Author Topic: SpaceX Starship : Texas Prototype(s) Thread 22 : Discussion  (Read 544471 times)

Online Chris Bergin

New thread (22) for discussion of the Starship (and Booster) prototypes being built in Boca Chica, Texas.  Previous posts on these prototypes can be found in these threads:

Discussion 1

Discussion 2

Discussion 3

Discussion 4

Discussion 5

Discussion 6

Discussion 7

Discussion 8

Discussion 9

Discussion 10

Discussion 11

Discussion 12

Discussion 13

Discussion 14

Discussion 15

Discussion 16

Discussion 17

Discussion 18

Discussion 19

Discussion 20

Discussion 21

Thread 22 - you're in it!

UPDATES:

SpaceX BFS : Phase 2 - Starship Orbital Prototype(s) - Photos and Updates -3 (Previous)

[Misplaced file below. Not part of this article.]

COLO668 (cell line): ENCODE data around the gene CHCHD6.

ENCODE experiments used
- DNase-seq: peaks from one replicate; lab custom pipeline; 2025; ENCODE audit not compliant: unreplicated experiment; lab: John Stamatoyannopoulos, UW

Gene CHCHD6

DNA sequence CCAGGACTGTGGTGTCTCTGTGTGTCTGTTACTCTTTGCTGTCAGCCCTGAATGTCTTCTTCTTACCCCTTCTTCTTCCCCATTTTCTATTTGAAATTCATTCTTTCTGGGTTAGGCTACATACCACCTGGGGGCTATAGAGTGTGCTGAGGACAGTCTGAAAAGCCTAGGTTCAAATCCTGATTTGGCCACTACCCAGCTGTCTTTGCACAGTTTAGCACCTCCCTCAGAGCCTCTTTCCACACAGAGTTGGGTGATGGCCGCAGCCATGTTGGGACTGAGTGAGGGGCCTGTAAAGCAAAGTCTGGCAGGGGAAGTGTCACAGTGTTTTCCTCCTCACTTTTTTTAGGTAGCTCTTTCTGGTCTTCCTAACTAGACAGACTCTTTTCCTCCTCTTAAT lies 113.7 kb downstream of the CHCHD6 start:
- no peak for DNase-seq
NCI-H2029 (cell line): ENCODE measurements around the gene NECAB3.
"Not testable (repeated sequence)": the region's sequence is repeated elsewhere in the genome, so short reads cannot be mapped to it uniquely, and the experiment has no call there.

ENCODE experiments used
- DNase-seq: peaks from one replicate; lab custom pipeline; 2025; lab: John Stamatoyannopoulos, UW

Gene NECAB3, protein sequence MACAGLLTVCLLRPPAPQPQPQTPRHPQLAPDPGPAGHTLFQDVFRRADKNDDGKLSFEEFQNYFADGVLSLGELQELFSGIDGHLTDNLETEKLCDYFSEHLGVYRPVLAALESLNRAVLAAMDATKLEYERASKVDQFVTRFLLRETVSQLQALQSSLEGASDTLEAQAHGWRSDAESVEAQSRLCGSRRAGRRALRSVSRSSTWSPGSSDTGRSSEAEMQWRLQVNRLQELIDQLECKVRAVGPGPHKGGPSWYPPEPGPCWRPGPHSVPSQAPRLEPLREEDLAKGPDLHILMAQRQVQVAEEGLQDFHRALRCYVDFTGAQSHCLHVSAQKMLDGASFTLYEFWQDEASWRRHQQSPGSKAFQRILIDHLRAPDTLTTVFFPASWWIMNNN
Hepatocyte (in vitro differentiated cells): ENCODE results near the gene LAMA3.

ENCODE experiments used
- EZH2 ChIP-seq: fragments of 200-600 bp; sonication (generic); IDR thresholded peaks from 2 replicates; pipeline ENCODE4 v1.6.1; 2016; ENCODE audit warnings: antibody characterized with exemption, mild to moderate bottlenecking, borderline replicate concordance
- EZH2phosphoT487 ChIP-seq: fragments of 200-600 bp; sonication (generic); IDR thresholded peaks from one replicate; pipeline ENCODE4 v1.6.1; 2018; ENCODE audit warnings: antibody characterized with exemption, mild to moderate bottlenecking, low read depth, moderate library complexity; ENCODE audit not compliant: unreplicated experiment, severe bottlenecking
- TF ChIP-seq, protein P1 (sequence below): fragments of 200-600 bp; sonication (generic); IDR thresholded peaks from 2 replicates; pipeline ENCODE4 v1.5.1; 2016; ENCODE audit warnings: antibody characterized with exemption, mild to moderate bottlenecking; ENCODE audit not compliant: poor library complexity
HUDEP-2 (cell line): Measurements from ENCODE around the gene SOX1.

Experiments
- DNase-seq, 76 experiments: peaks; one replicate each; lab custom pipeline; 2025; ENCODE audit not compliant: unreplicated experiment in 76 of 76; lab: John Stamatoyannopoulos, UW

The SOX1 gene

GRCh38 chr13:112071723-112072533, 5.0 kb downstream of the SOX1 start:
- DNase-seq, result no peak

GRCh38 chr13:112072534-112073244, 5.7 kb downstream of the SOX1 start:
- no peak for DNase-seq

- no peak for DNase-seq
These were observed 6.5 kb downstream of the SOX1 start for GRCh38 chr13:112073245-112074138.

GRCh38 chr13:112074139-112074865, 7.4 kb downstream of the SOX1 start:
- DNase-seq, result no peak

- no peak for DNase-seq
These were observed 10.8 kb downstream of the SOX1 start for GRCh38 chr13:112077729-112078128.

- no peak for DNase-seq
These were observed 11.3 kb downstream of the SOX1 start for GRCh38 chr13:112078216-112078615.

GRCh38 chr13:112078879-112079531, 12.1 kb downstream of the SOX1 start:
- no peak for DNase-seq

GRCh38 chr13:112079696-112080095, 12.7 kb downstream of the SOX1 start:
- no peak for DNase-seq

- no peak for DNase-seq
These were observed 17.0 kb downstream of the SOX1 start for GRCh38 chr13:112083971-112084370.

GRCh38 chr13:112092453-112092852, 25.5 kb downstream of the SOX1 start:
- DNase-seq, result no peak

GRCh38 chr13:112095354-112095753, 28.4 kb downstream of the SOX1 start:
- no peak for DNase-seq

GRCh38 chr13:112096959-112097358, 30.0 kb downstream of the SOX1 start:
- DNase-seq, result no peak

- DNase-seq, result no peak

SpaceX Boca Chica - Production Updates - MASTER Thread (4)

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Online Eer

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So, B3 static fire success. No evident residual fire after shutdown.

Couldn’t see much in the way of obvious hints of just when the static fire would occur…no obvious trivent, nor obvious pulsing of venting just before fire. So speak up if you saw things to watch for next time.

Edit: I put this here because I don’t see a prototype booster topic to use instead.
« Last Edit: 07/20/2021 12:33 am by Eer »
From "The Rhetoric of Interstellar Flight", by Paul Gilster, March 10, 2011: We’ll build a future in space one dogged step at a time, and when asked how long humanity will struggle before reaching the stars, we’ll respond, “As long as it takes.”

Offline cpushack

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So, B3 static fire success. No evident residual fire after shutdown.